Understanding Board of Director’s Compensation

Melissa Henderson January 16, 2019

Along with the mystery of how to land the first board seat, comes the second mystery – understanding a board of director’s compensation. As potential clients of Summit Executive Resources consider the path to independent directorships, we are often asked for our insights into what components comprise a board of director’s compensation as well as how much can be expected. Although the following list is not all inclusive and there are certainly anomalies, it should provide some measure of what is considered typical board of director’s compensation in a publicly traded mid-cap company.

Board Compensation Components

Publicly traded board compensation is usually composed of at least three, and sometimes five components:

Retainer – The board retainer is the minimum amount of cash paid for holding a seat on the board and being available for board and committee meetings.

Meeting Fees – Approximately ten years ago, most companies paid an incremental fee which ranged from $1,500 to $5,000 per board and committee meeting attended and some public boards still do compensate in this way. A more common practice today though, has many boards including these fees in the retainer for a given number of meetings per year…typically four or five. In addition, most companies still pay additional meetings fees for special or ad hoc meetings over and above the normal meeting dates.

Chair & Lead Fees – There is also additional cash compensation for the Board Chair, Lead Director and Committee Chair positions. The Board Chair fee can be quite substantial and sometimes double the base retainer. The Audit Committee and Compensation Committee Chairs can receive anywhere from $10,000 to $25,000 of additional cash compensation. Other committee chairs might receive less. There are also fees paid to board members who serve on committees but do not necessarily chair a committee.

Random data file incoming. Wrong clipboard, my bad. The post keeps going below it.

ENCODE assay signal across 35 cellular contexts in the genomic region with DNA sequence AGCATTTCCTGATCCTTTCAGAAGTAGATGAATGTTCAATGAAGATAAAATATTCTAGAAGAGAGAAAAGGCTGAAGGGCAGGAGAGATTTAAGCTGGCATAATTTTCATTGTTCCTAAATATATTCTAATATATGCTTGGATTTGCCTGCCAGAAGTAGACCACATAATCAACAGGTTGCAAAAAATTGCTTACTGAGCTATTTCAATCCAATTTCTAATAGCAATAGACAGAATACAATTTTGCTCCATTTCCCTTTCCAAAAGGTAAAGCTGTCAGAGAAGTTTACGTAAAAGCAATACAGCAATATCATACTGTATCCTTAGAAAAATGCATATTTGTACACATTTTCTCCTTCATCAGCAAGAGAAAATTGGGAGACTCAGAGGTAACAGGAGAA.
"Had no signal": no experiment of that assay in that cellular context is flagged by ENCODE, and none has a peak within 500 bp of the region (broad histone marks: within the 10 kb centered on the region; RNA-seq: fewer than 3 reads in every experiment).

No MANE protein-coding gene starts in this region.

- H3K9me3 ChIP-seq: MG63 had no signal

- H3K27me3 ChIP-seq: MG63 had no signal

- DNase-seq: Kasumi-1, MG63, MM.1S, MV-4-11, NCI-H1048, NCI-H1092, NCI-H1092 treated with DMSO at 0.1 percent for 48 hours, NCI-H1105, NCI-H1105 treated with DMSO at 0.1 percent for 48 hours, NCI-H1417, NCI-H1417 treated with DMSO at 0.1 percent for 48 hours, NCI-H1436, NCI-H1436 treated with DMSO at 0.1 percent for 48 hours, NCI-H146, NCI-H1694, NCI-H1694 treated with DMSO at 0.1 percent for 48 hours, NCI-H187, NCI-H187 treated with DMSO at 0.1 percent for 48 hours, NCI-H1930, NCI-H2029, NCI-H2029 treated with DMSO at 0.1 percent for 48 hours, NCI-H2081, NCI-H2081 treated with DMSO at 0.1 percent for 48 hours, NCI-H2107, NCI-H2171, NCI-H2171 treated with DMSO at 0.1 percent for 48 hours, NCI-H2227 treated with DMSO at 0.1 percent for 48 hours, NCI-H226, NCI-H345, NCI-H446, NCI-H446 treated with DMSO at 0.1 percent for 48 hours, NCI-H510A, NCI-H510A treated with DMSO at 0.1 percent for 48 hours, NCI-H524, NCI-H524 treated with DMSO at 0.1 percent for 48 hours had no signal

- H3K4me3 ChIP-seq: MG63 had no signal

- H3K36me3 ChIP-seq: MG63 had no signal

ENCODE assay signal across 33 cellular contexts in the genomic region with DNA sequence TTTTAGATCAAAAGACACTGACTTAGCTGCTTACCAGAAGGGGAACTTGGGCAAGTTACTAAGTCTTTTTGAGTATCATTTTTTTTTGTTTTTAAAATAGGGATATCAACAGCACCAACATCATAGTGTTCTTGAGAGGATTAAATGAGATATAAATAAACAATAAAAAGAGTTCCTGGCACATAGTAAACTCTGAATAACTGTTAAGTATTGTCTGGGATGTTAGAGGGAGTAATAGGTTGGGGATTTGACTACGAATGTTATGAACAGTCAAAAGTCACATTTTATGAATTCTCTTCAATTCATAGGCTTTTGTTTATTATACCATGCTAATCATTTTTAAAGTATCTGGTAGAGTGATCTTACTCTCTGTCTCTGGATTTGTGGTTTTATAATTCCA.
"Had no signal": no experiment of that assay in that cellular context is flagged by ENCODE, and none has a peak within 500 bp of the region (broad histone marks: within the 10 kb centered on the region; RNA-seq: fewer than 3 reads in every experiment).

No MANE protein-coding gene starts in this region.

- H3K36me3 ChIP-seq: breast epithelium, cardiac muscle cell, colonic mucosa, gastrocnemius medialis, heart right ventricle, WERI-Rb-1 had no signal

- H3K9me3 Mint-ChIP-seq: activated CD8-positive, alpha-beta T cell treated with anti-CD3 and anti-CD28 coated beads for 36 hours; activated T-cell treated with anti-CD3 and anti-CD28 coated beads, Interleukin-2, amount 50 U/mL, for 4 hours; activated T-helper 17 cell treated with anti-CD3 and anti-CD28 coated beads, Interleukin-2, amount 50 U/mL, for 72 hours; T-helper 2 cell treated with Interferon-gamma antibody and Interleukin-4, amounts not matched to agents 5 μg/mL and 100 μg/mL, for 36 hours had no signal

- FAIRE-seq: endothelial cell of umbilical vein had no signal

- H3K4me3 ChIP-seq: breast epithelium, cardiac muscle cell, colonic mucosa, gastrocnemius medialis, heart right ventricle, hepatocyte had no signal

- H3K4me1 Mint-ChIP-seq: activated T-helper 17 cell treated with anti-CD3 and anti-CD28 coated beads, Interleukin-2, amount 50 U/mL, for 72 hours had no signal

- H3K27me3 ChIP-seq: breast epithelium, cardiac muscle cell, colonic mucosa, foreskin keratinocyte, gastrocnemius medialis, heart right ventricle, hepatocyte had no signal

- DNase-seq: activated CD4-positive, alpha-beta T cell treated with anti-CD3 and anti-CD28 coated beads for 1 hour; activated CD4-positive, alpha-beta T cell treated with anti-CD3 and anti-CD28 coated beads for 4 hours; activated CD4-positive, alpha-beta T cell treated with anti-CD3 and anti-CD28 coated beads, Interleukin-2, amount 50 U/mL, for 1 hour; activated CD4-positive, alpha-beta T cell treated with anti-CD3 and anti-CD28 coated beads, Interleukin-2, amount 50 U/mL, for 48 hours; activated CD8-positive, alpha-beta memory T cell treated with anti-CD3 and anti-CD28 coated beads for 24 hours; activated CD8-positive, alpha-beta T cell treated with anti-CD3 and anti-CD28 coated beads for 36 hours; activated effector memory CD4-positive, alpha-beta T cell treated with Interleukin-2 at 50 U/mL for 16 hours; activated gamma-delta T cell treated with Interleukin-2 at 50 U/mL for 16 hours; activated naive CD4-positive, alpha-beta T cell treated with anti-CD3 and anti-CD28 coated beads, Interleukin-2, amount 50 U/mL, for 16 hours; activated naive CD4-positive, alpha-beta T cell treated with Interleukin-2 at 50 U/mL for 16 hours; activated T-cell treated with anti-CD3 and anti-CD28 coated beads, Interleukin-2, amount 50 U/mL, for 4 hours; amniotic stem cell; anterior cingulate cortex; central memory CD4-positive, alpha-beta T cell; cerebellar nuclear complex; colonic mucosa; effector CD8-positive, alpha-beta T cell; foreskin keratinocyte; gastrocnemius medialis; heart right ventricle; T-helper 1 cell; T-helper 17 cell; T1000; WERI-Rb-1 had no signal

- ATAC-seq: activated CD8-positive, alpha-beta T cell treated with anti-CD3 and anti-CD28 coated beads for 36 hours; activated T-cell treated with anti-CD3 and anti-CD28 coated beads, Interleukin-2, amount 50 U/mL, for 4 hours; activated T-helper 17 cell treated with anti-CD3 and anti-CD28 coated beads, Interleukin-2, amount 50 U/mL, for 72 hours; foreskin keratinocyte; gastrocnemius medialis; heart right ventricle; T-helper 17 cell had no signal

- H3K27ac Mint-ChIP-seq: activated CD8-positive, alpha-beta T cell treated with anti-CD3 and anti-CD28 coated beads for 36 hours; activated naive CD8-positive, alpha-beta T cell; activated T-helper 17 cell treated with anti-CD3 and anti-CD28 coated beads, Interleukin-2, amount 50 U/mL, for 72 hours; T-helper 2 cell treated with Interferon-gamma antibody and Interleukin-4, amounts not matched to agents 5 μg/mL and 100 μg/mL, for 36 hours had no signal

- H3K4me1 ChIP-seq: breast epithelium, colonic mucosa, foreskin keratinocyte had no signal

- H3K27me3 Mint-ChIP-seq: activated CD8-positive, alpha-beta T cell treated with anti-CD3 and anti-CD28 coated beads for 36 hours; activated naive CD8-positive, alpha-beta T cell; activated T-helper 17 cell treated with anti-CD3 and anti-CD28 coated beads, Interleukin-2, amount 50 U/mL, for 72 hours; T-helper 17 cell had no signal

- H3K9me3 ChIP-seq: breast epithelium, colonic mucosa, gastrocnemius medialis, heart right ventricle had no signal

Stock – Nearly 100% of public company board compensation includes a restricted stock award each year. Sometimes the stock award has a very significant value with a vesting period of one to two years at most. This portion of the compensation can be highly underestimated by board candidates and often gets lost in translation when it comes to the total “value’ of the complete board compensation package. This under estimation by potential board candidates is truly unfortunate as we often see clients turn up their nose at an opportunity, because they are only focused on the cash components.

Other Perks – You will find that some companies provide their board members with additional limited perks. These perks can include access to deferred compensation or pension programs, private air travel for board meetings and possibly for personal travel, and access to company offices as well as secretarial and administrative services. That said, these types of perks have been less widespread in recent years.

Other Compensation Insights

Many individuals will attempt to link board compensation with company revenue size. We have found that it is not a good metric alone to use when determining the likelihood of a board compensation package. While revenue may be one measure, it is important to consider margin of the industry and company. Other considerations should be whether the company is publicly traded, privately-held, or private equity owned. In addition, candidates should focus on determining how much stock is in addition to the cash, which is usually greater.

As a gauge, considering a mid-cap definition being between $500 million and $2 billion in revenues, a $1B publicly traded technology company could provide a cash component in the range of $60,000 to $70,000 annually. Adding stock awards, all in, the compensation can range from $185,000 to $250,000 annually.

Most importantly and above all, board compensation fees are not negotiable. When you agree to sign up for a corporate board, you will receive what has already been approved by past board compensation parameters and plans.  While this does not provide all of the answers to board compensation, it does support the point that each and every board situation should be looked at individually and encompass all of the components before considering if the opportunity is “worth it”. In the end, you are participating on this board, because you have interest in the company, are compelled by the opportunities and challenges, can deliver differentiating value to the board and are a shareholder with fiduciary responsibility. Simply said, it is not all about the cash.

 

Comments

Your email address will not be published. Required fields are marked *

eight − four =